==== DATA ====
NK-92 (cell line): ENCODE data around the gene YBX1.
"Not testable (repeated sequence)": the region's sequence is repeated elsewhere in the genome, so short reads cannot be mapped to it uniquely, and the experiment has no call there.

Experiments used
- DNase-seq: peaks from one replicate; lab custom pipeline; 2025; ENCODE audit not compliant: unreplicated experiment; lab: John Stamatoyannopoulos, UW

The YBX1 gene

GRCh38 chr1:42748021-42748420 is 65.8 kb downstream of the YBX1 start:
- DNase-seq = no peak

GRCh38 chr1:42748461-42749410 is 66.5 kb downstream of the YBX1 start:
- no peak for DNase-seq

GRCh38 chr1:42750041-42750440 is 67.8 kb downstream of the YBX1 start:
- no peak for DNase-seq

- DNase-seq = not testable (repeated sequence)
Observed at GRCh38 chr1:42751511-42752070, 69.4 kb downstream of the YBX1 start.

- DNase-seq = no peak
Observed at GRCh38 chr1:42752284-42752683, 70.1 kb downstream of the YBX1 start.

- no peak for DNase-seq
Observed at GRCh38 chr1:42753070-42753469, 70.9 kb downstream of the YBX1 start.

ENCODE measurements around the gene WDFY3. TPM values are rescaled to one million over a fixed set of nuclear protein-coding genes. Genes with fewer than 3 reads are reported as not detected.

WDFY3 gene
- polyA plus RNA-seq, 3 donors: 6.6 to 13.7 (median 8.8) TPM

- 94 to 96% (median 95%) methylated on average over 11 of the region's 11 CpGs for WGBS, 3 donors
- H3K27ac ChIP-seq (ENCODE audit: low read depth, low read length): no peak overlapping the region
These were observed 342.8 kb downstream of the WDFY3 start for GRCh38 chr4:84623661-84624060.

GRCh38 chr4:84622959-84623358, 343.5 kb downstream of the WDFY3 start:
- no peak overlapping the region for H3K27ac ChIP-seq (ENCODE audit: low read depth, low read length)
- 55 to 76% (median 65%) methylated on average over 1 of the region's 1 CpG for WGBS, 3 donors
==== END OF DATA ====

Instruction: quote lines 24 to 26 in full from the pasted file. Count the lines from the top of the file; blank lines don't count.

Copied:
GRCh38 chr4:84622959-84623358, 343.5 kb downstream of the WDFY3 start:
- no peak overlapping the region for H3K27ac ChIP-seq (ENCODE audit: low read depth, low read length)
- 55 to 76% (median 65%) methylated on average over 1 of the region's 1 CpG for WGBS, 3 donors